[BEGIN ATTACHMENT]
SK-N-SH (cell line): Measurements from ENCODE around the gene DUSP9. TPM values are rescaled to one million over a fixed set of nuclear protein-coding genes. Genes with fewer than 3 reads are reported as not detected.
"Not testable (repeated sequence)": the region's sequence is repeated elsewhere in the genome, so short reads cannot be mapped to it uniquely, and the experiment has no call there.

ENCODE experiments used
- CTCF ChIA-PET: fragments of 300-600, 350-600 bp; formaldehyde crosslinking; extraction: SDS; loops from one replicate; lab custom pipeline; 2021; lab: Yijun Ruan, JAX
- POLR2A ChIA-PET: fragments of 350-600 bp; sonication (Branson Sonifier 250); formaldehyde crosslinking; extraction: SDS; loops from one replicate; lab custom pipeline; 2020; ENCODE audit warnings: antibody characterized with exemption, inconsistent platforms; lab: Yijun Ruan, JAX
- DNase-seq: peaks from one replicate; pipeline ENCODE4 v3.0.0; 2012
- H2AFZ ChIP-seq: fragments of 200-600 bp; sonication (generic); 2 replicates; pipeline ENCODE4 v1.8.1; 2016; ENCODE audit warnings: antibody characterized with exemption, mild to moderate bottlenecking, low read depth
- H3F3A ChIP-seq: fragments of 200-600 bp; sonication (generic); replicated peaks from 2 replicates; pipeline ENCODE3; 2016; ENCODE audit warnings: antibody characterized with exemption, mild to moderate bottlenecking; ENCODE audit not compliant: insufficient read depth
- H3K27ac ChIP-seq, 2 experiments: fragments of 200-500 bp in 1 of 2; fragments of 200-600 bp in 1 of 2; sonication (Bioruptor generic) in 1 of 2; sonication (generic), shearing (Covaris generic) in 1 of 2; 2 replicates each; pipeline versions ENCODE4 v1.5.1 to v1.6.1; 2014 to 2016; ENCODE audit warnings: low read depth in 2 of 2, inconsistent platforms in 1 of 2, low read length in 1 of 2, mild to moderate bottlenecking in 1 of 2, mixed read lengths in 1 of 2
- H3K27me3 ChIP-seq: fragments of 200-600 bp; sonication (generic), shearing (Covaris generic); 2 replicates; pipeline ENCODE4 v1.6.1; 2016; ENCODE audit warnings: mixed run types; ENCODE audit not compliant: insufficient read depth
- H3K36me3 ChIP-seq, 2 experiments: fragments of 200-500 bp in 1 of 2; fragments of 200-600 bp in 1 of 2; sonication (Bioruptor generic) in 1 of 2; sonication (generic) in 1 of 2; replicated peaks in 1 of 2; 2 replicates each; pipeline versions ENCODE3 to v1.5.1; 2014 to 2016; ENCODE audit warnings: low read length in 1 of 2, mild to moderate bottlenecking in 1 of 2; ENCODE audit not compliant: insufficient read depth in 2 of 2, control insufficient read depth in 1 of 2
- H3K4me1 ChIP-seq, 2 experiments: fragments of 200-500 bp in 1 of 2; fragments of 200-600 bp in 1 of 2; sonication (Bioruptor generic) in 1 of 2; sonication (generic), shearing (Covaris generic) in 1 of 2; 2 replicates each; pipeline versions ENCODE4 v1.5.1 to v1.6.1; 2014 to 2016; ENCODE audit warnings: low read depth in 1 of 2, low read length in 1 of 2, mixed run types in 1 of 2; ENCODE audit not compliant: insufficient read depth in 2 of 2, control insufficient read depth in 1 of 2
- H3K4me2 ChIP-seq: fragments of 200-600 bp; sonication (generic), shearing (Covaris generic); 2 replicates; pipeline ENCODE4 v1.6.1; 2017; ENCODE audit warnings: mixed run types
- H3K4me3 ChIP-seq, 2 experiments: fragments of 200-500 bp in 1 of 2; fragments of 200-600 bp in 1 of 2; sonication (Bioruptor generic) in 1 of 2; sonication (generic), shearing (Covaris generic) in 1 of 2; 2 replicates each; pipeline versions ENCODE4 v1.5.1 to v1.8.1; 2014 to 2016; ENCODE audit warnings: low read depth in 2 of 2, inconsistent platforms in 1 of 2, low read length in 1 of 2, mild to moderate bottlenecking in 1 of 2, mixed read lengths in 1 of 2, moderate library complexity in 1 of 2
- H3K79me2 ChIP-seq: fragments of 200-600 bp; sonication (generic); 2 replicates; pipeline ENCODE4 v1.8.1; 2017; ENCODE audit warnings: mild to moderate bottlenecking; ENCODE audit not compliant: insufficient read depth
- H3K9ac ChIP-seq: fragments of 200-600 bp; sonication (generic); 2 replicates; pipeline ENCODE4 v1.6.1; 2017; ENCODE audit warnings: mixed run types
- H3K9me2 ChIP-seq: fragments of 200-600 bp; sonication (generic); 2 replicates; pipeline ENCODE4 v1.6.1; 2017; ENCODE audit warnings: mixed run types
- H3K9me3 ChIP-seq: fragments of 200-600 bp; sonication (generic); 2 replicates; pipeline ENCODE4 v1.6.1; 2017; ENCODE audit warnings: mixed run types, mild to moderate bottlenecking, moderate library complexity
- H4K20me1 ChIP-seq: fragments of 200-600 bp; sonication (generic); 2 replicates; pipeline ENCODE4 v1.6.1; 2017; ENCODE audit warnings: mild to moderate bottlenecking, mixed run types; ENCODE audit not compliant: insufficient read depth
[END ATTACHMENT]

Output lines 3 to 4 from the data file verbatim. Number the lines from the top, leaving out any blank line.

ENCODE experiments used
- CTCF ChIA-PET: fragments of 300-600, 350-600 bp; formaldehyde crosslinking; extraction: SDS; loops from one replicate; lab custom pipeline; 2021; lab: Yijun Ruan, JAX